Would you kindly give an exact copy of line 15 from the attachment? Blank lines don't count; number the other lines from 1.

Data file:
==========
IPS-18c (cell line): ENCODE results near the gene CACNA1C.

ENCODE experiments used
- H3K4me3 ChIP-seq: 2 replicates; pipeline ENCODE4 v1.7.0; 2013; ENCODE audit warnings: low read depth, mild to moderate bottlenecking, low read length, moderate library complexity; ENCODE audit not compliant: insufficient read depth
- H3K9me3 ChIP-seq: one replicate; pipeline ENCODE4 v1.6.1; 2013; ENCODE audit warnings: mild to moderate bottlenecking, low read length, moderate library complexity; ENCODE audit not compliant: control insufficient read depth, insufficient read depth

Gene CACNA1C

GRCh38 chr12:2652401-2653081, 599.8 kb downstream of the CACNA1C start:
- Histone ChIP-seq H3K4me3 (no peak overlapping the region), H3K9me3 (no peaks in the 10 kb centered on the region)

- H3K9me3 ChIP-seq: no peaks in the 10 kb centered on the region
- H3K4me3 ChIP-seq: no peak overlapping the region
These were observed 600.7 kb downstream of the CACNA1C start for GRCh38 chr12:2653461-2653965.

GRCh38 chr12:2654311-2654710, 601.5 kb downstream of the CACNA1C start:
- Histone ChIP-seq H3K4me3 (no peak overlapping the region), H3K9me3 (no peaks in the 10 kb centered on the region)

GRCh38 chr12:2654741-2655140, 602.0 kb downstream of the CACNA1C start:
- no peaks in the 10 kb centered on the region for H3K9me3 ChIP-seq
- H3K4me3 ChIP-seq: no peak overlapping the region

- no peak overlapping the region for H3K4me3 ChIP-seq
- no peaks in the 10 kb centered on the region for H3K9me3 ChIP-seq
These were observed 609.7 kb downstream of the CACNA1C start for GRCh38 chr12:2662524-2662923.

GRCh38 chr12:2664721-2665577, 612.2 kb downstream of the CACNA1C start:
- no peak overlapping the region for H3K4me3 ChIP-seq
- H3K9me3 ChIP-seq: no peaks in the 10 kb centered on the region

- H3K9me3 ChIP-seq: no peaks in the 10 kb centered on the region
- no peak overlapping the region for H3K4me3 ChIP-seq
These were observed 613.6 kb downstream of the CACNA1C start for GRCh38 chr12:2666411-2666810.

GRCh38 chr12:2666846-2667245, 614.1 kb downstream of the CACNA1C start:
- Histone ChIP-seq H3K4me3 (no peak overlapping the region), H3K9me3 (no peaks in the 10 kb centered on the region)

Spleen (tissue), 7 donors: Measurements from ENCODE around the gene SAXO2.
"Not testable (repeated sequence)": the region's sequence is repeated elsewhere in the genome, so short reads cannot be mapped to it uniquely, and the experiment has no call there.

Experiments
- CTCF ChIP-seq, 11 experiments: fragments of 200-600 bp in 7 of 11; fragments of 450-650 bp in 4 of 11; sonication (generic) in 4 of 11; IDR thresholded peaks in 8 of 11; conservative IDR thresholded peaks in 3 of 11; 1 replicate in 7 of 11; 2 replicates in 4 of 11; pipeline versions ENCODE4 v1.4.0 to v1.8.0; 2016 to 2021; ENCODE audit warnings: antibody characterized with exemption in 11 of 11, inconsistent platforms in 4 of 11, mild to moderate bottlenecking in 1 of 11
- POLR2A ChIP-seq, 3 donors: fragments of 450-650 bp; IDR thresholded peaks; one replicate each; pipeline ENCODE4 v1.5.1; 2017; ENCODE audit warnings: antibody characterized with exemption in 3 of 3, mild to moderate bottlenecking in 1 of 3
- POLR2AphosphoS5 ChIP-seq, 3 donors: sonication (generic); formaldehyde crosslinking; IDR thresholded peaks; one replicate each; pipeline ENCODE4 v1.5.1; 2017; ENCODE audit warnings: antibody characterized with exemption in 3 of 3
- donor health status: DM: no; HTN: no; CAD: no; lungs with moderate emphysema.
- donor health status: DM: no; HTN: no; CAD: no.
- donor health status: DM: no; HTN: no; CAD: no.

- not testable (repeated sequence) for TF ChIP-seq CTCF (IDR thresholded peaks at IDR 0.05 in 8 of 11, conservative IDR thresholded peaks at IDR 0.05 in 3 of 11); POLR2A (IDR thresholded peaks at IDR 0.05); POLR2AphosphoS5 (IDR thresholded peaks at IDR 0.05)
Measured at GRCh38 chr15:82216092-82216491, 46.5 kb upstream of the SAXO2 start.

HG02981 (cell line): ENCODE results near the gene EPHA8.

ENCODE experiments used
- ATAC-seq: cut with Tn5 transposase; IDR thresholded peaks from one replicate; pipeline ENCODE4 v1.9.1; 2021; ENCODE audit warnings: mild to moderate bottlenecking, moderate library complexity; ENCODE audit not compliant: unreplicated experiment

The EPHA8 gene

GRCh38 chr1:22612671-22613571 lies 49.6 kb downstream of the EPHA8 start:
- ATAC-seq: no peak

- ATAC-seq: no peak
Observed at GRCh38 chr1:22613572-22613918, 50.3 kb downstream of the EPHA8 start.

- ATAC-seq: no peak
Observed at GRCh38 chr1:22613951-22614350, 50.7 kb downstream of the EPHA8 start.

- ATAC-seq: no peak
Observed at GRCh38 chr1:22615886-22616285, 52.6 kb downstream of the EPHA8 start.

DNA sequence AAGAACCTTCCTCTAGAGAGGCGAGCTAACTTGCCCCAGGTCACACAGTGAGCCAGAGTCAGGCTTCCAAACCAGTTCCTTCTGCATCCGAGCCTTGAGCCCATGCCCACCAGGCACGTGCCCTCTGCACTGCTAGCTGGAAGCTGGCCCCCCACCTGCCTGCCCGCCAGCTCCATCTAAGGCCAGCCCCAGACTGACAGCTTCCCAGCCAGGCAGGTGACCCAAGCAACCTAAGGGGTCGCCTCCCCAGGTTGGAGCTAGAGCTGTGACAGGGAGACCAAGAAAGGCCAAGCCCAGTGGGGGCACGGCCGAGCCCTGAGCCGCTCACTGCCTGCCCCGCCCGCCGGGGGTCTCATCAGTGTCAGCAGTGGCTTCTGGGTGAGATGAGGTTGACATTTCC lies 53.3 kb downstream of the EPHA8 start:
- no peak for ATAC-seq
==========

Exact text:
- H3K4me3 ChIP-seq: no peak overlapping the region